The-Grizzled-But-Still-Incorrigible-Scribe-Himself! said...

Rowan…

You're a thoroughly sensible lady, in my book. I don't mind snakes or any other creature whatsoever—but spiders are something I want to see at a reasonable distance.

A few years ago I heard an interview with perhaps the foremost spider expert in the U.S. He was asked if he was afraid of anything, and after a moment of hemming and hawing, said he couldn't abide snakes. What was interesting was that he said many of his spider-handling colleagues felt the same, although one or two were actually frightened by mice and their allies.

We all have our weaknesses, I guess…

The-Grizzled-But-Still-Incorrigible-Scribe-Himself! said...

Bernie…

Sure, go ahead, laugh at my expense! :-)

Actually, the wood will maybe get piled today. But, after my close encounter of the spider kind, I DID mow the yard.

The-Grizzled-But-Still-Incorrigible-Scribe-Himself! said...

Carolyn…

That or give 'em a thirty-thirty slug between their eight eyes! (Okay, I got carried away and overreacted a bit; a twenty-two bullet would be sufficient.)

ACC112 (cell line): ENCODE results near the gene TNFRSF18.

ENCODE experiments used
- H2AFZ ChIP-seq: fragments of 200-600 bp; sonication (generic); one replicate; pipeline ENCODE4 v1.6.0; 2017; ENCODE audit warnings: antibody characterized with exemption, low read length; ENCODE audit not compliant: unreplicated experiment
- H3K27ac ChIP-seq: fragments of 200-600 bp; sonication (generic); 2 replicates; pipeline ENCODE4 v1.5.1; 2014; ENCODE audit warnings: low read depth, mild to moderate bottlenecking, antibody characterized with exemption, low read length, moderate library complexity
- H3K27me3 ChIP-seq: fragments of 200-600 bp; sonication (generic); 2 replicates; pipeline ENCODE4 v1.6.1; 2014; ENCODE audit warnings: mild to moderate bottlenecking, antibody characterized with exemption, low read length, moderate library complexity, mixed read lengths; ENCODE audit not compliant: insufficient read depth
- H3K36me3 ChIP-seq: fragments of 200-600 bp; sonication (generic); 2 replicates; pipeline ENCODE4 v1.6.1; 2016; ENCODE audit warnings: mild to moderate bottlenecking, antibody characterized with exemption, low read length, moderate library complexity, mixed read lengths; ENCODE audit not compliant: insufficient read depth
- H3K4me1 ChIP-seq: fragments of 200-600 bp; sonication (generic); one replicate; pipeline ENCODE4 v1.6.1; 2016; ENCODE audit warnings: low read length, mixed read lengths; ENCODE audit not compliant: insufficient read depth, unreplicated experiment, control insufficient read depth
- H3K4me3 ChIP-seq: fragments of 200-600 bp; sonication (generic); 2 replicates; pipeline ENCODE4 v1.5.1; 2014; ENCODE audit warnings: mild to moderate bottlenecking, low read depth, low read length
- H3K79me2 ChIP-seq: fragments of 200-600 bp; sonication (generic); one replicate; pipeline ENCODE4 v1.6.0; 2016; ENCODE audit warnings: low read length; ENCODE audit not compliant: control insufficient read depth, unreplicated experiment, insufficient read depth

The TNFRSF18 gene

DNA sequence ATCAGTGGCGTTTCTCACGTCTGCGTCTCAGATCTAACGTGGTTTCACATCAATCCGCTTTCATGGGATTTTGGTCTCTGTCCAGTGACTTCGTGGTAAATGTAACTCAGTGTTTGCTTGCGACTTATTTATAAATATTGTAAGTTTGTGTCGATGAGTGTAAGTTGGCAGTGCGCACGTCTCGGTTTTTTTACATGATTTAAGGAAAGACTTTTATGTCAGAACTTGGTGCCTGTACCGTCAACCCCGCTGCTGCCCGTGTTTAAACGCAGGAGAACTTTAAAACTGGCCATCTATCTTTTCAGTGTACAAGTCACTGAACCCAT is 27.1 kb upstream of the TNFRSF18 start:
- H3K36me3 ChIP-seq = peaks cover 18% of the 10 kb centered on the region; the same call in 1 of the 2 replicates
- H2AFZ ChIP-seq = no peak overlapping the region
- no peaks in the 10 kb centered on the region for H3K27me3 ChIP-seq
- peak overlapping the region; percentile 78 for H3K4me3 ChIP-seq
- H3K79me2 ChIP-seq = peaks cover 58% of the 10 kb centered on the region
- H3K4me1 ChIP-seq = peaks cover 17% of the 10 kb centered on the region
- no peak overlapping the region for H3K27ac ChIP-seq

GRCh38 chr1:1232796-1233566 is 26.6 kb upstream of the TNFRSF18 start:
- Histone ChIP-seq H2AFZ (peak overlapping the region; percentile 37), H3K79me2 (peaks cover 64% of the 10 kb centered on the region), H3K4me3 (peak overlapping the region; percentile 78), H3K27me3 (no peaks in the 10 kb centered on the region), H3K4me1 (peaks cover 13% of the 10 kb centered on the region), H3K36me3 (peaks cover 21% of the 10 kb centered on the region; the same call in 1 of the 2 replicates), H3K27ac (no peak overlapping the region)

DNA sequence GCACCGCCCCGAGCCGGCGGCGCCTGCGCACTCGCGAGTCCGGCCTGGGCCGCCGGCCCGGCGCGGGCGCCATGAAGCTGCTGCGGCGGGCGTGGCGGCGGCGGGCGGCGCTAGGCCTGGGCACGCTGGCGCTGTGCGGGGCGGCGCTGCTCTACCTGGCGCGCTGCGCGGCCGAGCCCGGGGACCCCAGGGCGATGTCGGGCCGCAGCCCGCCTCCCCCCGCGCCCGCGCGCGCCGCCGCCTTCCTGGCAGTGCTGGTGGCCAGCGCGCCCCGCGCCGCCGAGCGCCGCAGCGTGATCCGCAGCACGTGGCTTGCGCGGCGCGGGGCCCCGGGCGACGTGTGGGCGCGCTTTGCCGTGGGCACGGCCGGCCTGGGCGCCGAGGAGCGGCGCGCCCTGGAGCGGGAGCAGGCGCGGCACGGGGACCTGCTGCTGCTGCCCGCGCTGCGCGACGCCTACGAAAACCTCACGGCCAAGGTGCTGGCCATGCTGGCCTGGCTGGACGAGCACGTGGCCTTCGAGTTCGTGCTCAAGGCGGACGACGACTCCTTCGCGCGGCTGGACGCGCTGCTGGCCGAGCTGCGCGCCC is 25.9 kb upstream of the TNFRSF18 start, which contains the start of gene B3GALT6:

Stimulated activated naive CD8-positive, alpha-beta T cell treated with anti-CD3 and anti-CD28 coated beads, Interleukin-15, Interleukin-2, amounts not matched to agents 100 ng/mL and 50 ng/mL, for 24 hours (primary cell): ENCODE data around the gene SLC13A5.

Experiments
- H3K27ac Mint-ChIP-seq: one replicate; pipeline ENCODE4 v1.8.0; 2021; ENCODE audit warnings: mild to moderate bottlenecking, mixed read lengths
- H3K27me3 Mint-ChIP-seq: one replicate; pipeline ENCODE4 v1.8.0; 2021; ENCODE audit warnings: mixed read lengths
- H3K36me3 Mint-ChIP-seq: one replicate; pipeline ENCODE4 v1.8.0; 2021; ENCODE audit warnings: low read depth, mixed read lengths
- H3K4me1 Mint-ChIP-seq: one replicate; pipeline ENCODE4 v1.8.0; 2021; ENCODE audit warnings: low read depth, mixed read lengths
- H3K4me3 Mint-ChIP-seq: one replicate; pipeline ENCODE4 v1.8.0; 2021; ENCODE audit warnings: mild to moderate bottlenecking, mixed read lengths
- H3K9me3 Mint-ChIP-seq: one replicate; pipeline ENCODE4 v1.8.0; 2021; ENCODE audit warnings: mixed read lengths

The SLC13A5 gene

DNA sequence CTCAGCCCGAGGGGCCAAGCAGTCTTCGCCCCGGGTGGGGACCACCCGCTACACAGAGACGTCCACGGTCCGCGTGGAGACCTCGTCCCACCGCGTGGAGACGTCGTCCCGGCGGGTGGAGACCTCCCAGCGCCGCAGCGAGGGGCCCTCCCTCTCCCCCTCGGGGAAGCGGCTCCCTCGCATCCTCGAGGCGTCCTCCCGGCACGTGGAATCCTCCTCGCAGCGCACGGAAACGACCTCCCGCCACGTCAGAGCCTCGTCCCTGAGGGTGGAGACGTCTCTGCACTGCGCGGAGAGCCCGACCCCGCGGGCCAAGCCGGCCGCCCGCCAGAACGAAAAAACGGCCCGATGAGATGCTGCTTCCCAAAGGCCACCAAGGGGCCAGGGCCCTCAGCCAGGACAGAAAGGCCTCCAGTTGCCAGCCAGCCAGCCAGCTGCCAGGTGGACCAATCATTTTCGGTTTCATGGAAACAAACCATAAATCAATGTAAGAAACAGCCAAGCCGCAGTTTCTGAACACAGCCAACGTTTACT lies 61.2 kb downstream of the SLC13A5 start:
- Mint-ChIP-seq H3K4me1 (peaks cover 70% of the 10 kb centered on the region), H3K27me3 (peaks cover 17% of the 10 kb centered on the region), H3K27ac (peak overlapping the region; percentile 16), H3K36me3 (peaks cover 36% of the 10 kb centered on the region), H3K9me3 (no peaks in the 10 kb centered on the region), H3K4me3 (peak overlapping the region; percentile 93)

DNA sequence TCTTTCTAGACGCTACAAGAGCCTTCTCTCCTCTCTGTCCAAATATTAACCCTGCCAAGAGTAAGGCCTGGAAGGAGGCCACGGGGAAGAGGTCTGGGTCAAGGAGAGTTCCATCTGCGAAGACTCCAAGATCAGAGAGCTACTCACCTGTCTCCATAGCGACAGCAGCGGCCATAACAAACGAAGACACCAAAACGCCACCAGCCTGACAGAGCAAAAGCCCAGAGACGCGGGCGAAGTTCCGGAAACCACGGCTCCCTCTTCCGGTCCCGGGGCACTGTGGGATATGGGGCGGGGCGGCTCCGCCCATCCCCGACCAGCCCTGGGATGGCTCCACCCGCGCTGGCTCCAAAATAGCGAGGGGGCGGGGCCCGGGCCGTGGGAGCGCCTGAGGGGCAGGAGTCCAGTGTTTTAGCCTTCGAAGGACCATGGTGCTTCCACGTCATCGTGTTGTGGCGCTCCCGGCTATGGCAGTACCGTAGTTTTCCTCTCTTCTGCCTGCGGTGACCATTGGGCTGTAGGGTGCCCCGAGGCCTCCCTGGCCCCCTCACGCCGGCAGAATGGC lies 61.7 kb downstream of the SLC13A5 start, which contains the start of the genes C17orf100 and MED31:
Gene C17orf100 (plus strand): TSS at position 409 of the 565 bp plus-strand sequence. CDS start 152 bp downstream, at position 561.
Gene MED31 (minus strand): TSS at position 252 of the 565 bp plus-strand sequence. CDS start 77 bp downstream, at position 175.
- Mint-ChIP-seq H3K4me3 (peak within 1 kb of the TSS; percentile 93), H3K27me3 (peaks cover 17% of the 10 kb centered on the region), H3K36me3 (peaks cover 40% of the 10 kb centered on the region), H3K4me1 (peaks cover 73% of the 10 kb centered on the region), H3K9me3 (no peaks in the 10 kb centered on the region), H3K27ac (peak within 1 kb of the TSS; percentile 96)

And you bet they have the right of way in the shower…nudity, freezing, and gales of laughter by friends and bystanders (even a possible citation for violating some law) takes a back seat to irrational fear. Give that arachnid its space, immediately—then come back armed and dangerous and wrest the space away.

Jayne said...

Ever the diligent Blogger... first recoil, then run for the camera! Love it!

The-Grizzled-But-Still-Incorrigible-Scribe-Himself! said...

Jayne…

Grace under pressure…

Professionalism to the end…

And a camera that happened to be located in the general direction of my retreat.

The Weaver of Grass said...

Yes Scribe - the fright was pretty intense when your blog came up and was almost full of spider pic!! Still - I have got over it now and wonder what kind of rod and line does that fishing spider use?

The-Grizzled-But-Still-Incorrigible-Scribe-Himself! said...

Weaver…

Please forgive the fright; hope there's no lasting harm.

Non-scientific answer to latter part of your comment: This particular fishing spider is a confirmed fly fisher; dry flies ony, fished upstream in the classic F. M. Halford manner.

Scientific answer to latter part of your comment: Fishing spiders—big ones, anyway—can actually catch minnows and tadpoles. They can stay underwater for upwards of a half hour. After reading about fishing spiders today, I've decided for sure this is one, and I glad I received proper correction; however, I'm not not quite sure which fishing spider it is—it could be one of two or three similar species. But it doesn't look at all like the other, even bigger fishing spiders along the river., which I see regularly (I found this one, a female, quite a ways from the waterside.)